10. Jim, you're welcome, thanks for the update. Based on it here are a few more thoughts: On units that indeed connect the house to engine battery WHEN ON SHORE POWER there may be a mechanical isolation relay that's engaged under those conditions (or by using an emergency switch). They use a 100% duty rated high current solenoid (resemble old Ford starter solenoids) AND IN 49 YEARS OF RV OWNERSHIP I SAW MANY OF THOSE FAIL. They can develop burned resistive contacts or a missing or broke wire or blown fuse prevents their proper operation. Just last week I helped a buddy remove and repair his isolation solenoid/relay which like yours failed to adequately connect his engine battery to house battery. Still the KISS principle may hopefully lead to easy simple fixes like a broken wire or missing connection or a blown fuse etc...Still find and cure the cause of why the engine battery is discharging ??? John T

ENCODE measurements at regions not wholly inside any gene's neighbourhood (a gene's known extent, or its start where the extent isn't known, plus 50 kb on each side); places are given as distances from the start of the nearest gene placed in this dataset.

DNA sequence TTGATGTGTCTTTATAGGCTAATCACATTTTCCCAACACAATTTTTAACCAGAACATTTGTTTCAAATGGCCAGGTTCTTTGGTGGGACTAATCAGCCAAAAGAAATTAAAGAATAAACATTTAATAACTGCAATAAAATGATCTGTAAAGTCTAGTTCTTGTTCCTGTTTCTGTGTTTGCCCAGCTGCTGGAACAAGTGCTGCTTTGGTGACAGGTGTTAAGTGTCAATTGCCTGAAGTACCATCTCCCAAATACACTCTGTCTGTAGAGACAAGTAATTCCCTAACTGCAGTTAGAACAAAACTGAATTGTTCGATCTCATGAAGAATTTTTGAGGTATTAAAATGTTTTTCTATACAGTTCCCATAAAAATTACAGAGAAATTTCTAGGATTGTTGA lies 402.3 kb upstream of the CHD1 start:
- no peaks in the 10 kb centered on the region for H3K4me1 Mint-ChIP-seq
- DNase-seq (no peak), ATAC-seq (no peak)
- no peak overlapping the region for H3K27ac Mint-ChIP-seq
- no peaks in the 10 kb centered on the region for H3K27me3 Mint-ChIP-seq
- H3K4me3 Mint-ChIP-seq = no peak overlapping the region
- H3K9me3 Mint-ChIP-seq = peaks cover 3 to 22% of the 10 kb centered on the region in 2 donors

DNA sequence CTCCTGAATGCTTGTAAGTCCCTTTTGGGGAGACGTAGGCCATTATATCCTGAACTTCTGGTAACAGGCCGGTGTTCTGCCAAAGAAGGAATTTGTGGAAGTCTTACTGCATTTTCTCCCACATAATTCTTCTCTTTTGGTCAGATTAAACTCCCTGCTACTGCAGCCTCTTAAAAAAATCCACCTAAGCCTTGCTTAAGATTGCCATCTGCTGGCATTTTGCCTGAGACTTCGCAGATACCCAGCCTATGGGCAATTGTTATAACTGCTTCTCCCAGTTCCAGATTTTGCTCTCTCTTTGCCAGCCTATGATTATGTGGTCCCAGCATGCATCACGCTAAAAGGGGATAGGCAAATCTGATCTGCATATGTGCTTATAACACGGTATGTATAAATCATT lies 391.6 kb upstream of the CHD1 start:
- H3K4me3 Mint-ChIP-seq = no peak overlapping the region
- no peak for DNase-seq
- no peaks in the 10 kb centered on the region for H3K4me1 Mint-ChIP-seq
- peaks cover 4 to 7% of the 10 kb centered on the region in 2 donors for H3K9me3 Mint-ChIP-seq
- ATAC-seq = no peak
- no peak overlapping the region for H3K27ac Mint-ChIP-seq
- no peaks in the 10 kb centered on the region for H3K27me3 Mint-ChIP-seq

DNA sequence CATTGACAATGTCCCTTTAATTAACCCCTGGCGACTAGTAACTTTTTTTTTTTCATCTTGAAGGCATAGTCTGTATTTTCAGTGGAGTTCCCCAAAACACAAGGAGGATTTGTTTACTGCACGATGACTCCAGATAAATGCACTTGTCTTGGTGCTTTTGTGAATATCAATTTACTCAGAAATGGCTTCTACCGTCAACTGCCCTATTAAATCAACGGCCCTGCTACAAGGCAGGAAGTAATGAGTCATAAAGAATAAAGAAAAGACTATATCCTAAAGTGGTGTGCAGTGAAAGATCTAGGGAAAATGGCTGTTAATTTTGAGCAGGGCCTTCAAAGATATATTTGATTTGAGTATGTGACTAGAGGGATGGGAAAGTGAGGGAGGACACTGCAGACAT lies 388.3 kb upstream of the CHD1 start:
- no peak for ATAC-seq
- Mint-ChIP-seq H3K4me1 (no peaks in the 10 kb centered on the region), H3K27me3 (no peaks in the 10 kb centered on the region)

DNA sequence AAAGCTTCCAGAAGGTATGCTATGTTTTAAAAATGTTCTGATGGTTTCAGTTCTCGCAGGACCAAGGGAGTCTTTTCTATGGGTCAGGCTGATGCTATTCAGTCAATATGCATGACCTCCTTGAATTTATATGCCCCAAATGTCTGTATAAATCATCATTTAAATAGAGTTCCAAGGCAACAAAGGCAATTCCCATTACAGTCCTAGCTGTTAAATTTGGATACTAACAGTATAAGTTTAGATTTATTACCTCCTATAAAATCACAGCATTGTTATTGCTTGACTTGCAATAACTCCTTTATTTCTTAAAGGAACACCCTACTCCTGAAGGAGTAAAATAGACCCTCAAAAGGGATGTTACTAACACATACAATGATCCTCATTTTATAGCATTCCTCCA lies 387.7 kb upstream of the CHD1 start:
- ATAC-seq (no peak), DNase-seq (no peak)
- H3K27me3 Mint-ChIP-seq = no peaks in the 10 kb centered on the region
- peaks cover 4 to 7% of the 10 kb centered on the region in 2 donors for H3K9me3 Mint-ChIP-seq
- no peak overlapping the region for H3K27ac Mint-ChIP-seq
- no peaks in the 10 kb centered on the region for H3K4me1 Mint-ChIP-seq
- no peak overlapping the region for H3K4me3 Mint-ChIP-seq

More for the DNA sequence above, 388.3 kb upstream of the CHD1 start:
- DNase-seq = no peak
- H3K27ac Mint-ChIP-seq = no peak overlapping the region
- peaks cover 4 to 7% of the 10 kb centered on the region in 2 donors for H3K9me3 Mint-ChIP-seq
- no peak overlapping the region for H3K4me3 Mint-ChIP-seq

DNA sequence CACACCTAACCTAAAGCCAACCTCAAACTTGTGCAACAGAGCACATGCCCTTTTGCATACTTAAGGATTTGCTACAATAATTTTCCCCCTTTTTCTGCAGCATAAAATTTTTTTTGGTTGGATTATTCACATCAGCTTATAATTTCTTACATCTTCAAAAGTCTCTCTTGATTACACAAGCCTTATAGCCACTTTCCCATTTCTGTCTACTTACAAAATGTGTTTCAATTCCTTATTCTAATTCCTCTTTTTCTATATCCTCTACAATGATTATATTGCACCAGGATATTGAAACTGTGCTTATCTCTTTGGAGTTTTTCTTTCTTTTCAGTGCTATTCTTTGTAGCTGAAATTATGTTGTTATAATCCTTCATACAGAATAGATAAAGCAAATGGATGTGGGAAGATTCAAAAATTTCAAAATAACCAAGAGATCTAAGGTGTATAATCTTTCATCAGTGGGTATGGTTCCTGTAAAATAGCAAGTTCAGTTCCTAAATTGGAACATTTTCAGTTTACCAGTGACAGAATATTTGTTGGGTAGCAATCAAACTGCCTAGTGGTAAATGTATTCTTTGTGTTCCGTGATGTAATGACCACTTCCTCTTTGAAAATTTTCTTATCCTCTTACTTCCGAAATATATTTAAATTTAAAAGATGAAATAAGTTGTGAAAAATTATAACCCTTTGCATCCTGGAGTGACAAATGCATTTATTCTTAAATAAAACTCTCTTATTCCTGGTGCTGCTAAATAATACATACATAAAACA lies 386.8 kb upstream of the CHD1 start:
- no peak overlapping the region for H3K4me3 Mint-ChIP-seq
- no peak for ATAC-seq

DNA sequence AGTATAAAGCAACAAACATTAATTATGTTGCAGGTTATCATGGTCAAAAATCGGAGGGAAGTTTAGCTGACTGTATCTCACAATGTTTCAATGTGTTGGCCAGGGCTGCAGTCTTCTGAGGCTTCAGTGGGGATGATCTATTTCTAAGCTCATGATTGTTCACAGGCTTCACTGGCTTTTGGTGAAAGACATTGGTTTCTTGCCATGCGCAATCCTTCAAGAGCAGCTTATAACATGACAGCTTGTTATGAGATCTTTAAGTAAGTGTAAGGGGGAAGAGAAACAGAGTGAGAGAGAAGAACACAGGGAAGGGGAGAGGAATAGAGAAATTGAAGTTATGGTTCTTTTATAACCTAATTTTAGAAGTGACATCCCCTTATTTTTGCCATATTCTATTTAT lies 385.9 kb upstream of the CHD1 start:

11. Jim & Alice, you state your Dolphin is set up for shorepower recharging, can I assume that means its set up so the RV's Converter/Charger (for house batteries) also has a connection to your engine battery to charge it when plugged to shore power ??? (often NOT the case) If that's actually the case ?? I suspect a blown fuse,,,,,,,,,,,,,,,,, or tripped circuit breaker,,,,,,,,,,,,,,,,,or a faulty diode,,,,,,,,,,,,,,,,or a bad/open/missed wiring connection between house and engine batteries. If that's the system you have when plugged to shore power Id expect your engine battery to go to 13 to 14 or so volts similar to your house batteries. Stick a voltmeter on your engine battery and see if voltage begins to rise when plugged to shore power??? If it never changes your onboard Converter/Charger must not be connected... I have also seen solid state dual battery isolators used for connecting the house and engine batteries and they can go bad or a wiring connection open. Often an RV has no permanent connection between house and engine batteries UNLESS an emergency switch/solenoid is pushed/activated or there's a simple switch or some sort of a relay to connect the two if and when needed, but many RV's don't use the onboard Converter/Charger designed to charge house batteries to ALSO charge the engine battery. I have seen SEVERAL of those systems that use a 100% duty rated high current solenoid (connects house and engine when activated) fail. There could be a diode wired between engine and house batteries to allow the Converter/Charger to charge the engine battery but NOT allow the engine battery to discharge into your coach loads. If that's the case and its bad or got disconnected and your system is as you state ?? if it is bad or got disconnected the onboard Converter/Charger cant charge your engine battery. REGARDLESS you need to find the cause why your engine battery is discharging and cure that. SUMMARY look for a blown fuse or tripped breaker or a missed wiring connection or a bad diode and make sure the system is as you stated can help other troubleshooting if required. Put your best glasses on and look for wires that aren't connected or fuse holders (round glass or blade type) with blown fuses. I have seen a rats nest of a bunch of wires connected to the battery terminal, maybe its simply that one didn't get reconnected like Darryl was talking about above ?? John T